Analysis of the relationship between the closing level of the market and the hi-lo range during the day
The chart below shows the frequency with which the index closes near to the high (or low) of the day. The data analysed is FTSE 100 Index daily data since 1985. The analysis first takes the day’s hi-lo range, and then calculates three threshold levels (1%, 5%, and 10%).
For example, if a day’s low is 50 and high is 70, then the Hi-Lo range would be 20. And the 1%, 5%, and 10% thresholds would 0.2, 1 and 2. The day would be said to close within 10% low of the day if the closing price was below 52. The day would be said to close within 5% of the high if the closing value was above 69.
For example, since 1985 the FTSE 100 Index has closed within 10% of its daily high on 20.8% of all days, and it has closed within 1% of its low 5.6% of all days.
An obvious observation to make is that the Index closes more often near its high of the day than the low. In nearly 1 in 10 days the index closes within 1% of the high of the day.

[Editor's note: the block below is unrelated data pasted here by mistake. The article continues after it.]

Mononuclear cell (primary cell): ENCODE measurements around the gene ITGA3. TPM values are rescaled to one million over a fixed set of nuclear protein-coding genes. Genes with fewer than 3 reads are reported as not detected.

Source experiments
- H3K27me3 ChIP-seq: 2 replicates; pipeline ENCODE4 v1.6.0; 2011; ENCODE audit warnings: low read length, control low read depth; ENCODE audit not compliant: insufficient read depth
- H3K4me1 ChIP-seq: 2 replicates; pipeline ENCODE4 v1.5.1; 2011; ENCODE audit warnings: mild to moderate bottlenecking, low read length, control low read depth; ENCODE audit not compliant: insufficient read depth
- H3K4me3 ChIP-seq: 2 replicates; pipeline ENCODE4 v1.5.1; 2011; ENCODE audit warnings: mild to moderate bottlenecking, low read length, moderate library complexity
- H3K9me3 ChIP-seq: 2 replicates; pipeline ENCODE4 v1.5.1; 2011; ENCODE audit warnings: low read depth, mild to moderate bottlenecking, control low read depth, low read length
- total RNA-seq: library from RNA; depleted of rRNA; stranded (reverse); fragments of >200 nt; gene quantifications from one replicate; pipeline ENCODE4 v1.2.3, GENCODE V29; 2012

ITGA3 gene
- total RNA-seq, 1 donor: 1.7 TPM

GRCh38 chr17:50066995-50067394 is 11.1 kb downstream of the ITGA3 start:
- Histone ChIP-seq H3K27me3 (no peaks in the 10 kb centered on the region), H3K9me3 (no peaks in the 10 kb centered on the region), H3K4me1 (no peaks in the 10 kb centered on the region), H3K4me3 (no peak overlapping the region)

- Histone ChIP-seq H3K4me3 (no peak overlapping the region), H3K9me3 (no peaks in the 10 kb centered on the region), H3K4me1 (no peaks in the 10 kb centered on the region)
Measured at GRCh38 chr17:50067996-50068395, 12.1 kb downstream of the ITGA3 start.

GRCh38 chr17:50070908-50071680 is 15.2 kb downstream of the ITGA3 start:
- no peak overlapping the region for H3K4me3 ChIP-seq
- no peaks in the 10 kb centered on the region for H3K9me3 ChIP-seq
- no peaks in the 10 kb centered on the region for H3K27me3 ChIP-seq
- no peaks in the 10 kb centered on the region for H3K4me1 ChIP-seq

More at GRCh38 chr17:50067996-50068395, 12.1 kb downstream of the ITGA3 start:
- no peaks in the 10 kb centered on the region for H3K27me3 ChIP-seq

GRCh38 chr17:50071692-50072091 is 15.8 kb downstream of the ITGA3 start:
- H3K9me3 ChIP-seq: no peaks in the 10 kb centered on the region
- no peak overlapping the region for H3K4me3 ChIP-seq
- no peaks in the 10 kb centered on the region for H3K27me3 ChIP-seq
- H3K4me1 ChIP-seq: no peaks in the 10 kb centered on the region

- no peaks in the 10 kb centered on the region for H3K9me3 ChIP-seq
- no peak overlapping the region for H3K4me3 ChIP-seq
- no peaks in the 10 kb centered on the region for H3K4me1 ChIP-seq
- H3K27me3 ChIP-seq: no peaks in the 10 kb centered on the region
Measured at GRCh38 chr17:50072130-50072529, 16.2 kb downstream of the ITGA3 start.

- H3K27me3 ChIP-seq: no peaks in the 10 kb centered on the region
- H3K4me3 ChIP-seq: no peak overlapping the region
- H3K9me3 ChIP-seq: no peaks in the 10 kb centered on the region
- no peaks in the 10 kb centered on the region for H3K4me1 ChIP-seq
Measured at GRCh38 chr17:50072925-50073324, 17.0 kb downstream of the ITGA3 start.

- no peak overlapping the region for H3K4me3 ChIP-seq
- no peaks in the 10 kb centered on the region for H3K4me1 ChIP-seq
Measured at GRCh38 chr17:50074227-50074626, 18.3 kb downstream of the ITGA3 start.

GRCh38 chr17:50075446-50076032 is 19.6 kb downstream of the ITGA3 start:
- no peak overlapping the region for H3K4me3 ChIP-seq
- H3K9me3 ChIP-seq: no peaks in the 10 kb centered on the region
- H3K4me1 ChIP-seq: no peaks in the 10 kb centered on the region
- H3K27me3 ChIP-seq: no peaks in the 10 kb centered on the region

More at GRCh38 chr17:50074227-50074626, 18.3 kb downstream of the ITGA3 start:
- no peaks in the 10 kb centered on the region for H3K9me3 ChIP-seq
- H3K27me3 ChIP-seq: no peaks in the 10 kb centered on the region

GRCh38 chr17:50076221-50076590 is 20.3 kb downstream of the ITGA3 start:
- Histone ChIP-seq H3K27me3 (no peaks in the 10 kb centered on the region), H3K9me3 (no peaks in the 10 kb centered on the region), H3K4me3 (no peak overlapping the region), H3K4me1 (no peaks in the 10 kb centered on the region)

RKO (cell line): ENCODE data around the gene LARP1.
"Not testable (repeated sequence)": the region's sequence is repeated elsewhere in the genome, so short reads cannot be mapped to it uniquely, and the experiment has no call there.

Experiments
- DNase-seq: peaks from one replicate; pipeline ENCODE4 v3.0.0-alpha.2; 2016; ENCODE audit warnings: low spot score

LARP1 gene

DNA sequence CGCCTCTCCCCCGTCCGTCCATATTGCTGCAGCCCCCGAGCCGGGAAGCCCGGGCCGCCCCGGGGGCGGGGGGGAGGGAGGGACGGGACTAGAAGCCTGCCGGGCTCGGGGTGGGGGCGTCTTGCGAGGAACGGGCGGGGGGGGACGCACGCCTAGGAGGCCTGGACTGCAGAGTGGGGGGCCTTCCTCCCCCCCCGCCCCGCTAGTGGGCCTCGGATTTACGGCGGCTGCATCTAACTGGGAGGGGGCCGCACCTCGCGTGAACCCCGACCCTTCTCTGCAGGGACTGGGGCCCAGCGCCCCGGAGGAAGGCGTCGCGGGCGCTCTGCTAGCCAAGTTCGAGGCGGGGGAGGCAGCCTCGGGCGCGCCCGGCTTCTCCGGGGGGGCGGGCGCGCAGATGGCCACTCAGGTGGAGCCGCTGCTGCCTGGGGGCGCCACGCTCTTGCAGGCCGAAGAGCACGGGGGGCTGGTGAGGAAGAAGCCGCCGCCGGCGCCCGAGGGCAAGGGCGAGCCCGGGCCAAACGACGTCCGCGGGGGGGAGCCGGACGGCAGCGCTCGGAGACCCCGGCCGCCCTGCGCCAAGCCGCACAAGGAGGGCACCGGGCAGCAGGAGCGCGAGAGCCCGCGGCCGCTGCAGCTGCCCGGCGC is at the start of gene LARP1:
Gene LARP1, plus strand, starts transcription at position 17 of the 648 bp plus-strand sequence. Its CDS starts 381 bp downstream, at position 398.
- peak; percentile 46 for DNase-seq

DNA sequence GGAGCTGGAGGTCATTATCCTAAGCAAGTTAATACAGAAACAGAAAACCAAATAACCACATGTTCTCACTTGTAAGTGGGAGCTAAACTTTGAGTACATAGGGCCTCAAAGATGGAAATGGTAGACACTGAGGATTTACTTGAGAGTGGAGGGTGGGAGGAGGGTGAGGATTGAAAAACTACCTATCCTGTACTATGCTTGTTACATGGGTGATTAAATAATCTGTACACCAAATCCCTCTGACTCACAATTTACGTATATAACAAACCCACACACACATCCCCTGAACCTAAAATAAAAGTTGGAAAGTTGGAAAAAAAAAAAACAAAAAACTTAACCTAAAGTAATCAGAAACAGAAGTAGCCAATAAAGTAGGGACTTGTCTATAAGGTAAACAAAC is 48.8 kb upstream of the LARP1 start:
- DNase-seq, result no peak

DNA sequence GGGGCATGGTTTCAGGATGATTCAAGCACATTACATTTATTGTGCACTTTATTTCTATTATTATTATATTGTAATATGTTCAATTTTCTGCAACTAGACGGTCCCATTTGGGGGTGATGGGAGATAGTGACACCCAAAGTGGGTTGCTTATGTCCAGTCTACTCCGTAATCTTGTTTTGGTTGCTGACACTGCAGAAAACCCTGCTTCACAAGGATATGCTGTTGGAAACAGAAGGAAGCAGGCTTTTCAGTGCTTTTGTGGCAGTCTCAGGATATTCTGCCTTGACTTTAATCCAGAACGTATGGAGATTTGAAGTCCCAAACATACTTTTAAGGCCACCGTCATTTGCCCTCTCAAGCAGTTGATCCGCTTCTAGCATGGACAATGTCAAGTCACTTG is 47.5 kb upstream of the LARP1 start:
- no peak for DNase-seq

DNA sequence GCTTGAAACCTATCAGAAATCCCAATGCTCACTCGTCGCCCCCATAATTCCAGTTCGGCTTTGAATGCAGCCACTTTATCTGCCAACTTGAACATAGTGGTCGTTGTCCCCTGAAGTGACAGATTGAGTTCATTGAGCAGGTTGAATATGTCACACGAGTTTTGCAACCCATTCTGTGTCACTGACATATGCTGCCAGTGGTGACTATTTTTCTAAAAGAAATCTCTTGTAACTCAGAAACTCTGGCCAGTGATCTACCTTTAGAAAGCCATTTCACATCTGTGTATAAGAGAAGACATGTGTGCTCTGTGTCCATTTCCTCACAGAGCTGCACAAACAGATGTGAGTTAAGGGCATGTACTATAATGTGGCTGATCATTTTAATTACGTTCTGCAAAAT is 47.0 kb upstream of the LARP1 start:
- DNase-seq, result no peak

The effect on returns the following day
Continuing this analysis of where the index closes relative to the Hi-Lo range of the day, the following chart shows the performance of the FTSE 100 Index on the following day, split by where the index closed the previous day relative to that day’s Hi-Lo range.
For example, on the days when the index closes within 10% of its low for the day on average the index return is -0.005% the following day; and when the index closes within 1% of its high for the day on average the index return is 0.16% the following day.
As can be seen, the nearer the index closes to its high of the day, the higher the following day’s return. The other striking observation is that, whereas a close near the day’s high is associated with relatively strong returns the following day, a close near the day’s low has little effect on the average return the following day.
The above is an extract from the newly published UK Stock Market Almanac 2018.